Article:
The Equity in Education Fund is a three-year €1,250,000 Fund created by Rethink Ireland in partnership with a private donor and the Department of Rural and Community Development via the Dormant Accounts Fund.
On Tuesday, 4th October 2022, Rethink Ireland announced the Awardees of its Equity in Education Fund. The Fund aims to support not-for-profit organisations working to enhance access to education for young people experiencing educational disadvantage based on their cultural identity or geographical location.
TravEd project, created by the Donegal Travellers Project, will aim to address the educational disadvantage experienced by Traveller and Roma children and young people living in rural Donegal. This project will be underpinned by a community development and human rights approach. TravEd will value the participation and voice of Traveller and Roma children and young people at all stages of delivery, evaluation and oversight of this project. TravEd, with the DTP team, will set out on a journey to identify the contributing factors to educational disadvantage and develop actions which improve outcomes and expectations in partnership with education providers. This project is about change. It is about rethinking the relationship with the Traveller and Roma community with education providers and with the Donegal Travellers Project to build a collective vision for the future.
Ballycommon Telework and Training Centre was founded in 1999. It is a non-profit community owned social enterprise experienced in providing training and community services to marginalised and vulnerable groups. Situated in a rural setting in the Midlands they understand the impact living in rural Ireland can have on people‘s ability to access training and education and have a proven track record of providing quality bespoke training and services to the community they serve. The Equity in Education Fund will enable them, in collaboration with Offaly Travellers Movement, to address barriers that exist for many young travellers preventing them from staying in education after the age of 16. They will work with young travellers currently in secondary schools in Offaly and provide an extra layer of support through targeted interventions to support them.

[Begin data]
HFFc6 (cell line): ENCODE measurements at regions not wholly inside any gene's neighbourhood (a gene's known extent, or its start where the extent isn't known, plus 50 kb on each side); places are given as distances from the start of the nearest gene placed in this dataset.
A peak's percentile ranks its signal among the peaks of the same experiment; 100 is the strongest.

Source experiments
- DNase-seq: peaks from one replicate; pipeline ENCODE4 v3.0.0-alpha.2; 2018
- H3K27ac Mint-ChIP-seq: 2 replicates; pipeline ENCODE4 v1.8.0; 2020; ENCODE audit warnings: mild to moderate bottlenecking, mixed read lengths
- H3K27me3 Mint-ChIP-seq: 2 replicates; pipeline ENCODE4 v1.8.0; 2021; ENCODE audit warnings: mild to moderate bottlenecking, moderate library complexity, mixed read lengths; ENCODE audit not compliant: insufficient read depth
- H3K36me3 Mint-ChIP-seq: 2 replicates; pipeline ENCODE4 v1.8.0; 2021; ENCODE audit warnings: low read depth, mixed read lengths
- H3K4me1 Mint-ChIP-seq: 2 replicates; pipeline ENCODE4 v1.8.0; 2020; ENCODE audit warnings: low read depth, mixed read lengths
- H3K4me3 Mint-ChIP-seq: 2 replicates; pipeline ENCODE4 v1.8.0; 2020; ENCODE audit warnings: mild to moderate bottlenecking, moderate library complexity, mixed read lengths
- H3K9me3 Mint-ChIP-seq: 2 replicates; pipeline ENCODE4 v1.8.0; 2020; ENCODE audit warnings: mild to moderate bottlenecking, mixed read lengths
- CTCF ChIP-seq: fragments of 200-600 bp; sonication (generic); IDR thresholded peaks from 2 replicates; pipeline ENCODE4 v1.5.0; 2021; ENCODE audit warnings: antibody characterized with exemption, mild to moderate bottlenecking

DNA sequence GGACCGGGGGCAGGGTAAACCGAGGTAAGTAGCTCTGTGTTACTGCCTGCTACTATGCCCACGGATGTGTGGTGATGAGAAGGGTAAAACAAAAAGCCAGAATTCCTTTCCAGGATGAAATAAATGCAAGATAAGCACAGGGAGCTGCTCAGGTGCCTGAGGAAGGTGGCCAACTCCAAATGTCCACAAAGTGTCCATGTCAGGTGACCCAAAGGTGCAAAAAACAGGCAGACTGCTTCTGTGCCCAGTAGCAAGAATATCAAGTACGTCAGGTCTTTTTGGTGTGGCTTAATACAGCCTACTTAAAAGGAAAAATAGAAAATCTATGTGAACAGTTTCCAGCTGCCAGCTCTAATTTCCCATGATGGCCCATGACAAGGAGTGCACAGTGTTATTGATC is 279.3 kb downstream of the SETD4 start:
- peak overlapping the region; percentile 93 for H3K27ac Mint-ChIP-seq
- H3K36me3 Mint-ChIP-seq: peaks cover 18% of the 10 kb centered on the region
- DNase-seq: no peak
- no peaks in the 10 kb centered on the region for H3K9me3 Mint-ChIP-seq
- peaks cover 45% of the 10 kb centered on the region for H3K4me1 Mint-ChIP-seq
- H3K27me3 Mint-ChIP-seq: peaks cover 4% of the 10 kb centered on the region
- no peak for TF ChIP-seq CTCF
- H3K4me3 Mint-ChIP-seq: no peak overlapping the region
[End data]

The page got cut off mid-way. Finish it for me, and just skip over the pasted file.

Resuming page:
Teen-Turn addresses the numbers of third-level qualifications, particularly those related to STEM, attained by women from underserved communities. Teen-Turn achieves this by providing — from when participants are teenagers — ongoing hands on learning, exposure to consistent, invested role model mentors and long-term support through alumnae career development opportunities. Teen-Turn introduces STEM in extracurricular environments through work placements and after school activities, then bolsters participant experience by providing ongoing support to facilitate senior cycle completion and to make possible the paths that lead to employment acquisition.
The B!G Idea Youthreach programme aims to empower disadvantaged youth with the most in-demand skills in the world – creative skills. By bridging the gap between industry and education, learners work on co-created projects supported by mentors in every sector across Ireland. Learners develop critical thinking, problem-solving, empathy, and communication skills in an active hybrid format working on issues that matter to them. Connecting education, industry and society, their Youthreach programme elevates our national skill base and makes meaningful change, giving our young people every advantage in any future direction they take.